template<class T> Foo<T>. Foo<int> is just a normal type which
    happens to have funny characters in its name.

    Then think about Foo<std::string> for a moment. Would that compile? If
    not, why? That gives you some perspective.

    Another trick if you can call it that, is to ignore the template
    meta-programming area for now. You don't need to understand that to
    make good use of templates.

    /Jorgen

    --
    // Jorgen Grahn <grahn@ Oo o. . .
    \X/ snipabacken.se> O o .
     
    Jorgen Grahn, Jan 31, 2013
    #8
  9. Jorgen Grahnæ–¼ 2013å¹´2月1日星期五UTC+8上åˆ6時35分37秒寫é“:
    > On Wed, 2013-01-30, wrote:
    >
    > ...
    >
    > > I do not want someone to teach me C++! I want someone to explain

    >
    > > me the specific use of templates!

    >
    >
    >
    > With all respect, if you don't understand that simple template, you
    >
    > *do* need someone to teach you that part of C++.
    >
    >
    >
    > It does take some practice before it feels natural. One trick: often
    >
    > the template is in practice only used with one or a few different
    >
    > argument types.
    >
    >
    >
    > Think away the template aspect and imagine it says Foo<int> instead of
    >
    > template<class T> Foo<T>. Foo<int> is just a normal type which
    >
    > happens to have funny characters in its name.
    >
    >
    >
    > Then think about Foo<std::string> for a moment. Would that compile? If
    >
    > not, why? That gives you some perspective.
    >
    >
    >
    > Another trick if you can call it that, is to ignore the template
    >
    > meta-programming area for now. You don't need to understand that to
    >
    > make good use of templates.
    >
    >
    >
    > /Jorgen
    >
    >
    >
    > --
    >
    > // Jorgen Grahn <grahn@ Oo o. . .
    >
    > \X/ snipabacken.se> O o .


    Well, even the complex numbers are not provided
    in the C++ language standard.

    Anyway a lot programmers just wrote or got thier
    own extensions in jobs.
     
    88888 Dihedral, Feb 1, 2013
    #9
  10. David Harmonæ–¼ 2013å¹´2月2日星期六UTC+8下åˆ2時44分17秒寫é“:
    > On Fri, 1 Feb 2013 09:28:15 -0800 (PST) in comp.lang.c++, 88888
    >
    > Dihedral <> wrote,
    >
    > >Well, even the complex numbers are not provided

    >
    > >in the C++ language standard.

    >
    >
    >
    > Yes, they are.
    >
    > #include <complex>


    I am vage about this. Complex is not a built-in type
    but a template type in C++.
     
    88888 Dihedral, Feb 2, 2013
    #10
  11. Jorgen Grahn Guest

    On Fri, 2013-02-01, 88888 Dihedral wrote:
    > Jorgen Grahn??? 2013???2???1????????????UTC+8??????6???35???37????????????
    >> On Wed, 2013-01-30, wrote:
    >>
    >> ...
    >>
    >> > I do not want someone to teach me C++! I want someone to explain
    >> > me the specific use of templates!

    >>
    >> With all respect, if you don't understand that simple template, you
    >> *do* need someone to teach you that part of C++.
    >>
    >> It does take some practice before it feels natural. One trick: often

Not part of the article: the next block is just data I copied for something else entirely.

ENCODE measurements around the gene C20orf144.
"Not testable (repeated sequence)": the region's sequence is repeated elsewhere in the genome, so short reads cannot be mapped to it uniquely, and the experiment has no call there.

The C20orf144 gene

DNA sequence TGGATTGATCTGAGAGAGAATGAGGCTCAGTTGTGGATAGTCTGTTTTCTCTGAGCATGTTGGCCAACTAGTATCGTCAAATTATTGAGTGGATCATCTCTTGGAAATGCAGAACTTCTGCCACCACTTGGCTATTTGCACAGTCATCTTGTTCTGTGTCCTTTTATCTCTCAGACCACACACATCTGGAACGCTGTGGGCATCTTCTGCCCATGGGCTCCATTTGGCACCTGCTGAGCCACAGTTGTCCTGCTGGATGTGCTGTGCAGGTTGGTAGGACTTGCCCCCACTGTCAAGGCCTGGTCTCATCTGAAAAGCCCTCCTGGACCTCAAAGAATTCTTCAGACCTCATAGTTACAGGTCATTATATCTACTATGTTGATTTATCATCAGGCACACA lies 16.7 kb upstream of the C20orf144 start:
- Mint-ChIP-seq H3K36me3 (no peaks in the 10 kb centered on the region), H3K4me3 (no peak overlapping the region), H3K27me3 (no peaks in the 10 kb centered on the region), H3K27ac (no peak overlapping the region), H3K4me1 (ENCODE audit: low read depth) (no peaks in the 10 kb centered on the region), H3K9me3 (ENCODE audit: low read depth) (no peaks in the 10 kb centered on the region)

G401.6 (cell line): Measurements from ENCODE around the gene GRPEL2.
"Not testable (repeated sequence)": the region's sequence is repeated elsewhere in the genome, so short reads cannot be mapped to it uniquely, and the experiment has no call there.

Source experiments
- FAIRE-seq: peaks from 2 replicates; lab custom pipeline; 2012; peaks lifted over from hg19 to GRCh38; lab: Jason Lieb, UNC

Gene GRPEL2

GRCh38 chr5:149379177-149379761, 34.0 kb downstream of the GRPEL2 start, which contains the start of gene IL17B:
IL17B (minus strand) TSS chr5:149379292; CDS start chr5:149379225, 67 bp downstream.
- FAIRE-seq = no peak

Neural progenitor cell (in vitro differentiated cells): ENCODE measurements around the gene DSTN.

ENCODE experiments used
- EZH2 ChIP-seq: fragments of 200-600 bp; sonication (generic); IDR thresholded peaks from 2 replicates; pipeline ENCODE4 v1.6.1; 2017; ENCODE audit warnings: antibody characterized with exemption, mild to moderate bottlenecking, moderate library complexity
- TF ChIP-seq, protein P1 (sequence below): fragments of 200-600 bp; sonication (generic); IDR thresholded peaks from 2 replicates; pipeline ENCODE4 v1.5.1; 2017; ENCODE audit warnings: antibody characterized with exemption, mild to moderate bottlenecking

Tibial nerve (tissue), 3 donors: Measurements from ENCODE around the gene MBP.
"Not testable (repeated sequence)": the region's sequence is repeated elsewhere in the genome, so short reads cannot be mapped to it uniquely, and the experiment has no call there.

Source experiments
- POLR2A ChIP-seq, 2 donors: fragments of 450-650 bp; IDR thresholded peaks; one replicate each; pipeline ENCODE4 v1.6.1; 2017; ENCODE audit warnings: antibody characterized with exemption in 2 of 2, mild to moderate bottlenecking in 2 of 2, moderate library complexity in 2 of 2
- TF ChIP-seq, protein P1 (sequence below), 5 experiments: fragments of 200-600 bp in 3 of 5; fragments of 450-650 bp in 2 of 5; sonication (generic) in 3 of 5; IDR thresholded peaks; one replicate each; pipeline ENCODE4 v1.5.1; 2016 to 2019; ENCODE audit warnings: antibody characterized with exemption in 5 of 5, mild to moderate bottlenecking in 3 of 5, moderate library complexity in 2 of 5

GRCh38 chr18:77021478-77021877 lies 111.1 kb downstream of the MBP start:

>> the template is in practice only used with one or a few different
    >> argument types.
    >>
    >> Think away the template aspect and imagine it says Foo<int> instead of
    >> template<class T> Foo<T>. Foo<int> is just a normal type which
    >> happens to have funny characters in its name.
    >>
    >> Then think about Foo<std::string> for a moment. Would that compile? If
    >> not, why? That gives you some perspective.
    >>
    >> Another trick if you can call it that, is to ignore the template
    >> meta-programming area for now. You don't need to understand that to
    >> make good use of templates.


    > Well, even the complex numbers are not provided
    > in the C++ language standard.
    >
    > Anyway a lot programmers just wrote or got thier
    > own extensions in jobs.


    I fail to see the connection between my posting and your response.
    Is there one?

    /Jorgen

    --
    // Jorgen Grahn <grahn@ Oo o. . .
    \X/ snipabacken.se> O o .
     
    Jorgen Grahn, Feb 2, 2013
    #11
  12. æ–¼ 2013å¹´2月2日星期六UTC+8下åˆ5時40分32秒寫é“:
    > On Sat, 2 Feb 2013 00:39:40 -0800 (PST), 88888 Dihedral
    >
    > <> wrote:
    >
    >
    >
    > >David Harmon? 2013?2?2????UTC+8??2?44?17????

    >
    > >> On Fri, 1 Feb 2013 09:28:15 -0800 (PST) in comp.lang.c++, 88888

    >
    > >>

    >
    > >> Dihedral <> wrote,

    >
    > >>

    >
    > >> >Well, even the complex numbers are not provided

    >
    > >>

    >
    > >> >in the C++ language standard.

    >
    > >>

    >
    > >>

    >
    > >>

    >
    > >> Yes, they are.

    >
    > >>

    >
    > >> #include <complex>

    >
    > >

    >
    > >I am vage about this. Complex is not a built-in type

    >
    > >but a template type in C++.

    >
    >
    >
    >
    >
    > But it is defined by the C++ standard.


    I'll express my oppinions about the built-in types
    in a strong typed language.

    When vars of int, float, double, maybe qdouble or
    whatever were mixed in an expression, the type lifting rule of the result is clearly defined.
     
    88888 Dihedral, Feb 2, 2013
    #12